Lessons from #MeToo and Harvey WeinsteinRhea Mills
By now we’ve all breathed a sigh of relief at the recent news that movie mogul and serial molester, Harvey Weinstein, has been arrested… and recovered from the disappointment of learning he was promptly released on a bail charge. We’ll also have heard about Benjamin Brafman’s legal defence: his client, he insists, ‘didn’t invent the casting couch.’ Hardly a perceptive observation. The concept of the casting couch is as old as Hollywood itself. But every industry is implicated in this post-Weinstein reckoning, as the viral hashtags #Timesup and #MeToo have demonstrated. We simply cannot pretend that Weinstein is not a manifestation of deeper societal problems; just as Hollywood deals with the dark secrets of Harvey, we’ll have to deal with the fact that this is not some far away issue that us non-listers can ignore. The fight against sexual harassment dovetails with the ongoing fight to create more, and richer, places for women in overwhelmingly male industries.
Consider this: according to Forbes, women comprised just 7 percent of all directors working on the top 250 domestic grossing films in 2016. In films with female directors, women comprised 64 percent of writers. On films with exclusively male directors, women accounted for just 9 percent of writers. And Hollywood is analogous to other industries – technology, for instance, where women hold less than 10% of executive positions, or Finance, where fewer than 10% of fund managers are women. Colleagues of mine have since commented on the theatre companies and broadcasters taking positive steps to bring about diversity, but there is still so much to be done.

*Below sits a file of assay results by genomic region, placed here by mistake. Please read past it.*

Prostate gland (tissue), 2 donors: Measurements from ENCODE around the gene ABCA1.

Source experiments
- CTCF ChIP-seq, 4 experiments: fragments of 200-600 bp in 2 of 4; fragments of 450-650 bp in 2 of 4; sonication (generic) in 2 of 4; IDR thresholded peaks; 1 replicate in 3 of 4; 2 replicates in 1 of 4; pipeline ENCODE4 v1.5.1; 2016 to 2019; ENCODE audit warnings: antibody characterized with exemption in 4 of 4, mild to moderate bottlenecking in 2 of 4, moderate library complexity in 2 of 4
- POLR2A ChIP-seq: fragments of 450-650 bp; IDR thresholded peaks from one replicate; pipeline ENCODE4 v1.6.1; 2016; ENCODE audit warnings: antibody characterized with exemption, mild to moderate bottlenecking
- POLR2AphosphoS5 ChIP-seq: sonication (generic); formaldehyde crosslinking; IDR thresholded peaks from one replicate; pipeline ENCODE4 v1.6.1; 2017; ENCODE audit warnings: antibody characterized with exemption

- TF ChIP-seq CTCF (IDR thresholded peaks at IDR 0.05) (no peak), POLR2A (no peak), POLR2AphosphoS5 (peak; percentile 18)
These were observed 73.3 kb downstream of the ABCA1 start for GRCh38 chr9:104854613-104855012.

The world – at least the good guys – is beginning to realise that the under-representation of women is not only unfair, it can have more insidious consequences. As Dacher Keltner, professor of psychology at University of California Berkeley explains, “when you have a concentration of a certain type of person… you’re more likely to get an abuse of power against another group – like young women.” With men making the majority of behind-the-scene decisions, the “casting couch” culture – expecting sex in exchange for career advancement – not to mention the gendered prejudices it perpetuates, is not Hollywood-specific. That is to say, diversity (or lack thereof) among senior stakeholders can have a knock-on effect on the likelihood of workplace sexual harassment. It should come as no surprise then that a BBC survey recently found that half of all women, and one fifth of men, have been sexually harassed at place of work or study.
Beyond leveling the playing field, it is down to company management to ensure that all members of their organisation are equipped with the means to deal with ‘Harvey Weinsteins’ in the workplace. It’s a shame it took the revelations of Weinstein’s true self to make Hollywood a more equal place, but his ultimate downfall constitutes inducement for change, something that will only be as effective as the individuals tasked with driving it through. If members of an existing hiring structure are unwilling to prioritise the need for diversity, consider how that unwillingness is affecting the company’s ability to move forward and succeed in the marketplace in terms of talent recruitment and retention. The best organisations invariably make use of all the talents available to them.
Martin Tripp Associates is a London-based executive search consultancy. While we are best-known for our work in the TMT (technology, media, and telecoms) space, we have also worked with some of the world’s biggest brands on challenging senior positions. Feel free to contact us to discuss any of the issues raised in this blog.